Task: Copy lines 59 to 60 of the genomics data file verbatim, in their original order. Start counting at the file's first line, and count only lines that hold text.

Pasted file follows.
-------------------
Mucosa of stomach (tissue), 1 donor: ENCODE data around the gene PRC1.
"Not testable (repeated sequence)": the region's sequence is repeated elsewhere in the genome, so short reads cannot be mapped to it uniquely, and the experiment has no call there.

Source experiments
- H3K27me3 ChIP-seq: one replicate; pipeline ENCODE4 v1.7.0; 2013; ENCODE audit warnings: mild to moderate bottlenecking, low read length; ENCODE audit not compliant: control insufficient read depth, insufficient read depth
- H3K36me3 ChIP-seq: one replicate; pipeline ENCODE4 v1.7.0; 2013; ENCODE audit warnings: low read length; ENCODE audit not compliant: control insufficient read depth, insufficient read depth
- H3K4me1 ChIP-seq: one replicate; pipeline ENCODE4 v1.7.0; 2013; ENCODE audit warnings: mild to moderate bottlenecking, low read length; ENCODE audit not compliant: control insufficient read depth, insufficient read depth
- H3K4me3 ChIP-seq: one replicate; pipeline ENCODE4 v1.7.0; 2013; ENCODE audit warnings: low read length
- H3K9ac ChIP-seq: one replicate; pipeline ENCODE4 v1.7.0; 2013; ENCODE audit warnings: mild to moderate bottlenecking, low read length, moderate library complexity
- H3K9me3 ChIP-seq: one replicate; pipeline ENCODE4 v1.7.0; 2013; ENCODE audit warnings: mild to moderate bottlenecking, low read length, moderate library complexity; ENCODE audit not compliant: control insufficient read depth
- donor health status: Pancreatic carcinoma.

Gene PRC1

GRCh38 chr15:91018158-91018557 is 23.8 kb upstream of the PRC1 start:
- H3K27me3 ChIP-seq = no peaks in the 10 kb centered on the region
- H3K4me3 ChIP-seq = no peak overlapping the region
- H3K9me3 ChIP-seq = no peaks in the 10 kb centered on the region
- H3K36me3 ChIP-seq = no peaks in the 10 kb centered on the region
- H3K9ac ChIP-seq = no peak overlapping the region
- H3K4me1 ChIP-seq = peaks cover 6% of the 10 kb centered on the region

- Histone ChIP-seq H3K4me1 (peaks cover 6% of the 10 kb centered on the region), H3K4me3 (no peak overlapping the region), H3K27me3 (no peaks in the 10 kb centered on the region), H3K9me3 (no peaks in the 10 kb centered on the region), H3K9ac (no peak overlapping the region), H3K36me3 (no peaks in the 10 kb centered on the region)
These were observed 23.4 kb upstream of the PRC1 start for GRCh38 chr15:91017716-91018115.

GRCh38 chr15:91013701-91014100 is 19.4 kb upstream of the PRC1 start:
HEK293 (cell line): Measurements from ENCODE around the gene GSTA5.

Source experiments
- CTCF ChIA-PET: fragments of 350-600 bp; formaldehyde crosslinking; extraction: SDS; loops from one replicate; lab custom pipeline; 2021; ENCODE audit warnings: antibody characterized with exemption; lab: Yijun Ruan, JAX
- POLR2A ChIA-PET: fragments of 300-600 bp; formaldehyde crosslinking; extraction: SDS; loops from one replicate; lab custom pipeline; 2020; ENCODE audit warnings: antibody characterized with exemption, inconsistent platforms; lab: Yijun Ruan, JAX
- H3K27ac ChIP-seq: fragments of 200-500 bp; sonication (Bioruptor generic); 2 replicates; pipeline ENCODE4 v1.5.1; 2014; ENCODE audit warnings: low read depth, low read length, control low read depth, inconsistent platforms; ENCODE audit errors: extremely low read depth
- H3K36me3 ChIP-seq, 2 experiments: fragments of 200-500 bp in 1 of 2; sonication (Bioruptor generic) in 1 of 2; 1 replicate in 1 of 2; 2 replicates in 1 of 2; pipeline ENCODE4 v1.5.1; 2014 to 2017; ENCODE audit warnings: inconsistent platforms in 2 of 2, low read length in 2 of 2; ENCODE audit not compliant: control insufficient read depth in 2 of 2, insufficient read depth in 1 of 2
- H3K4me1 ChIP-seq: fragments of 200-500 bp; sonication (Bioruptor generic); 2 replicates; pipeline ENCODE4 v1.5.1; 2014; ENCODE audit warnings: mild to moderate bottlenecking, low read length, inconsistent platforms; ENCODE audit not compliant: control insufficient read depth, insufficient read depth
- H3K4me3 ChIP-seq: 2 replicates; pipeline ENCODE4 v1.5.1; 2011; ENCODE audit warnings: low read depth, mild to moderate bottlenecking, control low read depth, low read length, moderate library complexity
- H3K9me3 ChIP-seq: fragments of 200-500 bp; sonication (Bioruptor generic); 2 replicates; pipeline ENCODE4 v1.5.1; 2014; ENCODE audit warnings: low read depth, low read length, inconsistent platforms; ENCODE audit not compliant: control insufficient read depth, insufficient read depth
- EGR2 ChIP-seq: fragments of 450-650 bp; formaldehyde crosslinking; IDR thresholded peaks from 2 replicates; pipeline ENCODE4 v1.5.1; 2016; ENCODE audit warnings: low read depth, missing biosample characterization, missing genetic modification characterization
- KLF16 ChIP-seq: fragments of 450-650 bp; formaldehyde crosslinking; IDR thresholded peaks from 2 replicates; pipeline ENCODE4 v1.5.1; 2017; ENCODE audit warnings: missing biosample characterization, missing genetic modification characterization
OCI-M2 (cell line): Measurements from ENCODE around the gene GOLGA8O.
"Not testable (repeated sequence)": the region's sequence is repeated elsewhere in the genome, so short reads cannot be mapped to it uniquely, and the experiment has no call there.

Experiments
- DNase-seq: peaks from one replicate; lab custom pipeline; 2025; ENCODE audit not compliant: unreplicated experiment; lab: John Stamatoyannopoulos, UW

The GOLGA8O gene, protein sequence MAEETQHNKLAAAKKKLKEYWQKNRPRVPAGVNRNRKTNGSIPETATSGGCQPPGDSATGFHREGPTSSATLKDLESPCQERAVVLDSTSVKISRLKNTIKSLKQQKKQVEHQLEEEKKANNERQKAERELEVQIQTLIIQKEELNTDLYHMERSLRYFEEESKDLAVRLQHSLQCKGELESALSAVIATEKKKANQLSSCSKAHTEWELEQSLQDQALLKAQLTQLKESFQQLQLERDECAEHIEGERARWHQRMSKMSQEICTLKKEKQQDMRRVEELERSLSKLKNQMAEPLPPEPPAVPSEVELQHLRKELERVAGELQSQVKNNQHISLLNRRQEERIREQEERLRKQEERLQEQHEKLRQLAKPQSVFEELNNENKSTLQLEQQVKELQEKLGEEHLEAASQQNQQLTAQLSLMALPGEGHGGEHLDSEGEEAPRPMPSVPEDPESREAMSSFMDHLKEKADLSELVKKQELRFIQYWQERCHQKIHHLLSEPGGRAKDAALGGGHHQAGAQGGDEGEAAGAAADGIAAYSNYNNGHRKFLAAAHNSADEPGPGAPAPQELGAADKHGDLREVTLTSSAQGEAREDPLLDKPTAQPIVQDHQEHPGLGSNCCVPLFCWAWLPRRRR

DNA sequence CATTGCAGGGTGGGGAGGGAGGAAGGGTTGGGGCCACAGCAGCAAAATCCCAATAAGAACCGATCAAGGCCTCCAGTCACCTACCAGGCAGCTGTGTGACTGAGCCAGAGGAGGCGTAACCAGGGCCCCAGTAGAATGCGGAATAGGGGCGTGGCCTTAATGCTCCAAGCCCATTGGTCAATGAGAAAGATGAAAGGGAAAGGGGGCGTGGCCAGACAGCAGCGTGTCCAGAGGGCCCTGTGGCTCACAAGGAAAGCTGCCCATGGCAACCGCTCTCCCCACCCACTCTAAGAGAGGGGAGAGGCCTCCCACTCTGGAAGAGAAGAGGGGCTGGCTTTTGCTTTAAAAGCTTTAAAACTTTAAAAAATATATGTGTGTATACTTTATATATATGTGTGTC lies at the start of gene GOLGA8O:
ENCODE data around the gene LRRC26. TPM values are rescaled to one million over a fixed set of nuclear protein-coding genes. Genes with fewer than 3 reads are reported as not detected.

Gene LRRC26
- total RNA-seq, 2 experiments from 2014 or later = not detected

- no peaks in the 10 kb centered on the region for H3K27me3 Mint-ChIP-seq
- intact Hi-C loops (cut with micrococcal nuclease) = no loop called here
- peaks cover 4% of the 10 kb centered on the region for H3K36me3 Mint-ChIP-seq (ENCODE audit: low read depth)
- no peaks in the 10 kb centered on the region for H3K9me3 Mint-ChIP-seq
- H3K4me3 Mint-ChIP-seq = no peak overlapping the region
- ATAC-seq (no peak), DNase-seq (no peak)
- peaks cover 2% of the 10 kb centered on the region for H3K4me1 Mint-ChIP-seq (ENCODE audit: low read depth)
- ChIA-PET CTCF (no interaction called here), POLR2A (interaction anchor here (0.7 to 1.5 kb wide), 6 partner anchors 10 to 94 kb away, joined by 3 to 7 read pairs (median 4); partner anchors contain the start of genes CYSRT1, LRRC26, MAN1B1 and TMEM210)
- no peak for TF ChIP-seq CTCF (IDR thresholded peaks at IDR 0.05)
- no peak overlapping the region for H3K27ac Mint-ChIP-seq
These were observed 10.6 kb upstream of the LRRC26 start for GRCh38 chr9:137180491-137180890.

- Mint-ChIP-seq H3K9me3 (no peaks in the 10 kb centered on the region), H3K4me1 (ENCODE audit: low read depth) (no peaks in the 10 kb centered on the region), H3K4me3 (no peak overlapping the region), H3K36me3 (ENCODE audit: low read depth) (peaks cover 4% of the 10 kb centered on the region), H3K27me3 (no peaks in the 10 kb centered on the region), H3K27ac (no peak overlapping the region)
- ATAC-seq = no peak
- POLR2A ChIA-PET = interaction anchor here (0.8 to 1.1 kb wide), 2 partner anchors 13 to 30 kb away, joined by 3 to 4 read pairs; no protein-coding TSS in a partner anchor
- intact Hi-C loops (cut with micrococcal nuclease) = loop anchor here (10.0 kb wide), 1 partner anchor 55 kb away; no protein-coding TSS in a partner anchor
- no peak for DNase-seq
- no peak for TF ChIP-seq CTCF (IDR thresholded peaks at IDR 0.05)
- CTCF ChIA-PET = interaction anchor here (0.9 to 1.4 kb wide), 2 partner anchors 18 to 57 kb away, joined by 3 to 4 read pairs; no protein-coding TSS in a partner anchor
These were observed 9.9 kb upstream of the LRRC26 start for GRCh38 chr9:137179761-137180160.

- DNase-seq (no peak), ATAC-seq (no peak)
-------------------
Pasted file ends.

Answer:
- CTCF ChIA-PET = interaction anchor here (0.9 to 1.4 kb wide), 2 partner anchors 18 to 57 kb away, joined by 3 to 4 read pairs; no protein-coding TSS in a partner anchor
These were observed 9.9 kb upstream of the LRRC26 start for GRCh38 chr9:137179761-137180160.